1. (1)

    Elevation, slope and aspect: As depicted above, the lower the altitude and the slope, the more the advantage for settlement development. This is because of the topographic limitation as increase in altitude and slope will lead to an increase in difficulty for displacement, transportation, and utilization of water resources and a reduction in arable land resources.

    During the village formation, aspect is a complementary factor. Due to the difference in solar radiation, the sunny slope is warmer and direr than the shady slope, and is theoretically more suitable for crop production and habitation36. However, our analysis does not show any aspect preference of village development.

  2. (2)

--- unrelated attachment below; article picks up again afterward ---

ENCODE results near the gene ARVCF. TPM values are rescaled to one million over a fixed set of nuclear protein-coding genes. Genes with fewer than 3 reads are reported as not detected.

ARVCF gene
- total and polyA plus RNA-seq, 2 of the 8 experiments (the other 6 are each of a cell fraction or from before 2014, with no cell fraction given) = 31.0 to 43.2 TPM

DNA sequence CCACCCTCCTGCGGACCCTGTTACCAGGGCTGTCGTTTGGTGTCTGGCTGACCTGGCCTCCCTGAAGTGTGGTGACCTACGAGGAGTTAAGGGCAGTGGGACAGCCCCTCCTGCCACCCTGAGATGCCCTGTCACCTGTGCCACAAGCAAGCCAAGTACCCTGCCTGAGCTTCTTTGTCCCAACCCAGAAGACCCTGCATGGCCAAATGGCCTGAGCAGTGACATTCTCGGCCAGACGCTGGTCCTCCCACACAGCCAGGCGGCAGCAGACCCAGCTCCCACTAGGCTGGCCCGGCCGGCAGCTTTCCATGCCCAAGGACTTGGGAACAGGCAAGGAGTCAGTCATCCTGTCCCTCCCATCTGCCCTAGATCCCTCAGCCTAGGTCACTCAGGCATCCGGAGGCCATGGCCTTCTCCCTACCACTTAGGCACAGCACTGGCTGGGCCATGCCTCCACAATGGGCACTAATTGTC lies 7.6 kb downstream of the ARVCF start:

Rivers, tributaries and streams: It is commonly known that rivers play a critical role in the process of formation and development of the rural settlements as rivers provide vital water resources for life and agricultural production57, and at the same time, big rivers may serve for transportation of goods facilitating life and socioeconomic development, especially, in early time. Here are some examples, Meipo village in Ji’an by Fushui River and Jujing village in Shangrao surrounded by Xing River were first set up in Dynasty Song (960-1279AD), and Liukeng village in Fuzhou took its first place near Wujiang River in South Tang (937-943AD), etc. These old villages were all built along rivers or streams using the latter for water resources, irrigation as well as protection barrier. This shows the importance of rivers for development of rural settlements since history, and the influence of tributaries and streams is greater than that of the trunk rivers.. Thus, we may understand why people like to set up villages and towns near the rivers and their tributaries or around the harbors.